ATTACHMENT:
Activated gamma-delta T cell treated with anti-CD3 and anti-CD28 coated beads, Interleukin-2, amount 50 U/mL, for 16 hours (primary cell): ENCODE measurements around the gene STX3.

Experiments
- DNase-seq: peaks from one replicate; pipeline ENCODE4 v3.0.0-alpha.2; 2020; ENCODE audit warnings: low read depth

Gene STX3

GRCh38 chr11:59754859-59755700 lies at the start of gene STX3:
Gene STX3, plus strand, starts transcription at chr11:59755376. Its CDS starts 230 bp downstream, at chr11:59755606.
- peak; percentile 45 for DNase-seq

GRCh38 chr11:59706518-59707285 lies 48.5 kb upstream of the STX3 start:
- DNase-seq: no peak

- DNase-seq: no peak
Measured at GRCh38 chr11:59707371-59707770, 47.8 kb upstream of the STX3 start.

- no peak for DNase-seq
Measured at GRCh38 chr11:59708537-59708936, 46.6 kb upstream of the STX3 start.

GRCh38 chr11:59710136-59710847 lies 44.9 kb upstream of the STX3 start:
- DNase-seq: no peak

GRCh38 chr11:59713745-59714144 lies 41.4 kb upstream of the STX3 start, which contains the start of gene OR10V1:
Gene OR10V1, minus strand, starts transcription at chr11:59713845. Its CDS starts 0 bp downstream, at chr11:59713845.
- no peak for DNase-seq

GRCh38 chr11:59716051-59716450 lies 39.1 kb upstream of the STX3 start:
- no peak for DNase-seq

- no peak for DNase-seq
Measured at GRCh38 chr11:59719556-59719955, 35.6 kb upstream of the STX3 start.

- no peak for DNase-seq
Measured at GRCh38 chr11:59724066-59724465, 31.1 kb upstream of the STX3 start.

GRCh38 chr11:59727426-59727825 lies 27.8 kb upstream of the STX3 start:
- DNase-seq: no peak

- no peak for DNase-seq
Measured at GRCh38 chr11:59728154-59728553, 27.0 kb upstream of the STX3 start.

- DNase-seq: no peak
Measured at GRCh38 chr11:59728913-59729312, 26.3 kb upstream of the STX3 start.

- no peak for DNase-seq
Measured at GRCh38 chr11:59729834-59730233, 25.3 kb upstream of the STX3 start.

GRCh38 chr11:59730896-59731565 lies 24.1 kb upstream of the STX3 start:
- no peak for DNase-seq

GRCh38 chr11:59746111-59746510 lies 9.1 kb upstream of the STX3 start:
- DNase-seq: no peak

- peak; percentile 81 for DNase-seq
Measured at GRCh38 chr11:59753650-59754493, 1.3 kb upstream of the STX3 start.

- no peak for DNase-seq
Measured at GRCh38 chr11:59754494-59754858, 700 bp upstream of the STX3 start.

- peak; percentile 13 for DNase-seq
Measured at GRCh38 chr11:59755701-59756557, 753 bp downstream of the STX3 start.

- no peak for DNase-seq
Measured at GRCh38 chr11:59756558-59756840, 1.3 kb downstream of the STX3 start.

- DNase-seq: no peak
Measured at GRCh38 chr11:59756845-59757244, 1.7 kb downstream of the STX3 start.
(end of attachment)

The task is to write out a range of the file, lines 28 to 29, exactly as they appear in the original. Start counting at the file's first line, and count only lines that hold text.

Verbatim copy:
Measured at GRCh38 chr11:59728154-59728553, 27.0 kb upstream of the STX3 start.

- DNase-seq: no peak